Changing The Culture In Medical Education To Teach Patient Safety

Association of American Medical Colleges, Washington, DC, USA.
Health Affairs (Impact Factor: 4.97). 09/2010; 29(9):1600-4. DOI: 10.1377/hlthaff.2010.0776
Source: PubMed


In 1999 a seminal Institute of Medicine report estimated that preventable medical errors accounted for 44,000-98,000 patient deaths annually in U.S. hospitals. In response to this problem, the nation's medical schools, teaching hospitals, and health systems recognized that achieving greater patient safety requires more than a brief course in an already crowded medical school curriculum. It requires a fundamental culture change across all phases of medical education. This includes graduate medical education, which is already teaching the next generation of physicians to approach patient safety in a new way. In this paper the authors explore five factors critical to transforming the culture for patient safety and reflect on one real-world example at the University of North Carolina School of Medicine.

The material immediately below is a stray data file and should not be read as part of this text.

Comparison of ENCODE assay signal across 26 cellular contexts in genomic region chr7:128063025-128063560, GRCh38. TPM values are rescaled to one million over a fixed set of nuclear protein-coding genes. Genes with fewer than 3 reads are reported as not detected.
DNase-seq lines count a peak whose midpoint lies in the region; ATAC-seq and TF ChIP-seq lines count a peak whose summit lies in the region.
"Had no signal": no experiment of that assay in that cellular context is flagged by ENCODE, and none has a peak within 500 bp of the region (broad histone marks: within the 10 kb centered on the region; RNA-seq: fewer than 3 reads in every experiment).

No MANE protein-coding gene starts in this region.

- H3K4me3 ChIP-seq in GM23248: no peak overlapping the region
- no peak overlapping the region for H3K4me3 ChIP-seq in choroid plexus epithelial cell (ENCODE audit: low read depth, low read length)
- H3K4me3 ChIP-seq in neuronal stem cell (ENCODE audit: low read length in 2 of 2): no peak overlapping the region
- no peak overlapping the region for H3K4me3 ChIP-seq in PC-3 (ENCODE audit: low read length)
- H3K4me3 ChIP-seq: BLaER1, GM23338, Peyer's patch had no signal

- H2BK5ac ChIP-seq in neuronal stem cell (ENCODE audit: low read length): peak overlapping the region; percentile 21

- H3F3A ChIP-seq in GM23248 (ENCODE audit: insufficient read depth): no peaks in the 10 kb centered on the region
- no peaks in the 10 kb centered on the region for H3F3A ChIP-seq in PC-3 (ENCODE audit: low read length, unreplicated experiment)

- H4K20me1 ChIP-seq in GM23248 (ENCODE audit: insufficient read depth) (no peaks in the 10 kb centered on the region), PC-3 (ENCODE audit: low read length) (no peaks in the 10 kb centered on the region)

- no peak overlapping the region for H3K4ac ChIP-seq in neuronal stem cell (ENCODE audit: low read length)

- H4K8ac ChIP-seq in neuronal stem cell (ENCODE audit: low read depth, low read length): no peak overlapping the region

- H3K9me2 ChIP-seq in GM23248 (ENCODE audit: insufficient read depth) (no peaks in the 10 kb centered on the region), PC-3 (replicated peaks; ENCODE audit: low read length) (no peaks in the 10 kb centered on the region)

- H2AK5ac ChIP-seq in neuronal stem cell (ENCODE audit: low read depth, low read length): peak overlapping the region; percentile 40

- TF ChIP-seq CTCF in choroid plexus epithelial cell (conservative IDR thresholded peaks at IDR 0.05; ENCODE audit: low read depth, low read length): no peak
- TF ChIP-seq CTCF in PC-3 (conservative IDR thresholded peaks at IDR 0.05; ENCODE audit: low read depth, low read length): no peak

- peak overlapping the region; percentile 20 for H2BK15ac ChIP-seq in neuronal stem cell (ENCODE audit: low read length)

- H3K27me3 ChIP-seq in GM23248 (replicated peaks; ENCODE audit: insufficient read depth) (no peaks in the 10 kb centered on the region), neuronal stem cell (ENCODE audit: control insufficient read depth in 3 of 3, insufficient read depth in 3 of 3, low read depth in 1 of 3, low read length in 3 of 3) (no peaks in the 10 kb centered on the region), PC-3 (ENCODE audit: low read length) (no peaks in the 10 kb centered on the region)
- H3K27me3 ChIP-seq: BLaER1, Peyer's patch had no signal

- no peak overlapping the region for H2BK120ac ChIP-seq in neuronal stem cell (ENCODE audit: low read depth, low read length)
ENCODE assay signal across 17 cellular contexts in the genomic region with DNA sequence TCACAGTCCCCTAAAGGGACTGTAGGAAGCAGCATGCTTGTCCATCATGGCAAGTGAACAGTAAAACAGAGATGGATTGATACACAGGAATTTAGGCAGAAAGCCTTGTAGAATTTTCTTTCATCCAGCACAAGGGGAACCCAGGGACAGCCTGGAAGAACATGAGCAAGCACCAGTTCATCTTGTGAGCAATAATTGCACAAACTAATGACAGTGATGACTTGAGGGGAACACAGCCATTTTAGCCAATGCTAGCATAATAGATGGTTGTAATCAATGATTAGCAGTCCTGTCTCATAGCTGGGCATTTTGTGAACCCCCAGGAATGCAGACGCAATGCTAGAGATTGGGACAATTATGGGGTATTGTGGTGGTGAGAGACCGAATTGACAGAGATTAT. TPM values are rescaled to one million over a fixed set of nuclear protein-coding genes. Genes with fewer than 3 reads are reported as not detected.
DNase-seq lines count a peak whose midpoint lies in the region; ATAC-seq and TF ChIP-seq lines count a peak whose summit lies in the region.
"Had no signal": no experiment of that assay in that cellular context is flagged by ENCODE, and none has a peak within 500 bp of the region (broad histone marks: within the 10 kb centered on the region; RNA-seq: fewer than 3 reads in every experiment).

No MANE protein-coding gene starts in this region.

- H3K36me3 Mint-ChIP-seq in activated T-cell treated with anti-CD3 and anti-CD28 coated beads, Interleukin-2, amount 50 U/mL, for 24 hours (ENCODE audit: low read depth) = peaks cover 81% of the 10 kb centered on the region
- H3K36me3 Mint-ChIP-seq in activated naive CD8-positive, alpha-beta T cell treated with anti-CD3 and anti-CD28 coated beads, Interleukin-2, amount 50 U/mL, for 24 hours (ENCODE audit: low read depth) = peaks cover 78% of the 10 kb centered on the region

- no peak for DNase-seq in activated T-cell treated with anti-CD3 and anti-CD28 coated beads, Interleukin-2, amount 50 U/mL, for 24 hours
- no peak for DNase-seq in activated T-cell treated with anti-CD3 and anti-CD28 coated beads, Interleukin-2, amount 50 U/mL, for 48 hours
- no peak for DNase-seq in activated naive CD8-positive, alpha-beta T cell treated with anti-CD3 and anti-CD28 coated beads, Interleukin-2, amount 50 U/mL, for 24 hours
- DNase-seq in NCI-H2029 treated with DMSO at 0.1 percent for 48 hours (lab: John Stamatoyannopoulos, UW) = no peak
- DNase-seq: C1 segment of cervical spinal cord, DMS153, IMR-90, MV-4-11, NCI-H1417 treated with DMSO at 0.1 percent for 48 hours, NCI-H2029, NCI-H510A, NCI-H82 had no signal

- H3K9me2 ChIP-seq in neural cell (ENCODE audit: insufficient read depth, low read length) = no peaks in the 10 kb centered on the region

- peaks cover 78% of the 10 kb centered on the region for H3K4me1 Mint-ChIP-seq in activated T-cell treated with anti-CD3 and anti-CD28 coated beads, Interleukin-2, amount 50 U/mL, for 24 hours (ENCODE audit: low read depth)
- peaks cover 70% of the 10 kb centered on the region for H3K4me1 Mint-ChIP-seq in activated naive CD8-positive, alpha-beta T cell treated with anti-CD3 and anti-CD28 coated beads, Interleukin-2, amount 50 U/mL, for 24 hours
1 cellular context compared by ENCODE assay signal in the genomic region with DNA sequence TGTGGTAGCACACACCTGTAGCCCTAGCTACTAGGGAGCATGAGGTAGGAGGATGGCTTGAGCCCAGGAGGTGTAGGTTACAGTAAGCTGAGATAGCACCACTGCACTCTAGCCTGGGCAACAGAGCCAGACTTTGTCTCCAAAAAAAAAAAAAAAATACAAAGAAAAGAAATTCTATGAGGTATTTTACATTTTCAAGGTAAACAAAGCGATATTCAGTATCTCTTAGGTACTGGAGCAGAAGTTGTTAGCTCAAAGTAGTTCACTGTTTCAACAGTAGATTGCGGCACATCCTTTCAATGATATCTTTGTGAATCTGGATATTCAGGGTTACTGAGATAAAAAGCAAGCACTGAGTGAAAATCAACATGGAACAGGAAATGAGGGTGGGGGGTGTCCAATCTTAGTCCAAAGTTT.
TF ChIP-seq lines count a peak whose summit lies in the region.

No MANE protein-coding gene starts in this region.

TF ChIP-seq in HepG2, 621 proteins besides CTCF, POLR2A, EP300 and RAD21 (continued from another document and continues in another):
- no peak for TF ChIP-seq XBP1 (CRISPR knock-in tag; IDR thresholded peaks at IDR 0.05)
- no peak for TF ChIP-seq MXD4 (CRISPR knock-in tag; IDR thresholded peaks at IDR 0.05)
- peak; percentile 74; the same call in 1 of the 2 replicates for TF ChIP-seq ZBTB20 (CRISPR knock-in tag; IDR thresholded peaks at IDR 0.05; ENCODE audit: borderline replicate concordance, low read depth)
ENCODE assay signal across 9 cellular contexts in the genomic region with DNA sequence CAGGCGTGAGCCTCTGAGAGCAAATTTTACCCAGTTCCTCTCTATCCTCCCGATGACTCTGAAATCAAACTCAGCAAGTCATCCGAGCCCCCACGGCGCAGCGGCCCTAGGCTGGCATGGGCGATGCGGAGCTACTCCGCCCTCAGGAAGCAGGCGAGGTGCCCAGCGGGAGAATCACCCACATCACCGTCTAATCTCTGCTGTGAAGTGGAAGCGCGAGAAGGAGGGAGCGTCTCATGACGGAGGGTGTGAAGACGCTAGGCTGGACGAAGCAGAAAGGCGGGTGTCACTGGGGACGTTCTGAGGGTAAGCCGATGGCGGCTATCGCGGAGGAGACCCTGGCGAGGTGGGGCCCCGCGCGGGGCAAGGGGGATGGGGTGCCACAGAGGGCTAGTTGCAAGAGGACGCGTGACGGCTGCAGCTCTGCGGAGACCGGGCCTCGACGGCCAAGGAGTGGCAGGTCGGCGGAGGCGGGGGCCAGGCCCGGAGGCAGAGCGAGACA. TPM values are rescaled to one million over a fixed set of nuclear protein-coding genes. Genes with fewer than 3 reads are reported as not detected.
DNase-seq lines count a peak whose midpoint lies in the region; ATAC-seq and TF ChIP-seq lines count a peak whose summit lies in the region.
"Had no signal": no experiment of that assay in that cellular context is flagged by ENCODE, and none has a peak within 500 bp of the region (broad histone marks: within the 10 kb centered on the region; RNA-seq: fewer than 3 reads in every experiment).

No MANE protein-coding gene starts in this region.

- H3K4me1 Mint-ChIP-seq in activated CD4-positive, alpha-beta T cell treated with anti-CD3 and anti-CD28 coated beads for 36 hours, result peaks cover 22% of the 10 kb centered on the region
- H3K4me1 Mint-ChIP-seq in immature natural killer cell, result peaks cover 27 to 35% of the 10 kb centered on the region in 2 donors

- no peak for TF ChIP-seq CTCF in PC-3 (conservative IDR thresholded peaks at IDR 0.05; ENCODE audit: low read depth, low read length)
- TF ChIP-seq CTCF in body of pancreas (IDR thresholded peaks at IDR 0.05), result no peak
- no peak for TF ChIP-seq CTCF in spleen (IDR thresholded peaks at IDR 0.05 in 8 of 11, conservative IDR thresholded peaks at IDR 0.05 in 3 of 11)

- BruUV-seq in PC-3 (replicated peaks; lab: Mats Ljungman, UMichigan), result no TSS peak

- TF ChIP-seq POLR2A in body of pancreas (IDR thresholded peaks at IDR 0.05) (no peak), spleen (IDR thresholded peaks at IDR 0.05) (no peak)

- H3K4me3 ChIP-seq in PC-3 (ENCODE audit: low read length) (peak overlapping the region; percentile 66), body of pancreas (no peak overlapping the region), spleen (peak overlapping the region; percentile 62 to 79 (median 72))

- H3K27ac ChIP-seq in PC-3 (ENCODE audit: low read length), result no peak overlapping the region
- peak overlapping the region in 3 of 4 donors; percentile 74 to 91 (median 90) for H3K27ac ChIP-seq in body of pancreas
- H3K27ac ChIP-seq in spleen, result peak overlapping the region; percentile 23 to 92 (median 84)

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    • "Training and education of healthcare workers are of primary importance for patient safety. In 1999 a study estimated that preventable medical errors accounted for 44000–98000 patient deaths annually in US hospitals [1]. This study proved the importance of a more accurate medical education and subsequently many actions were taken to reform the field of medical education. "
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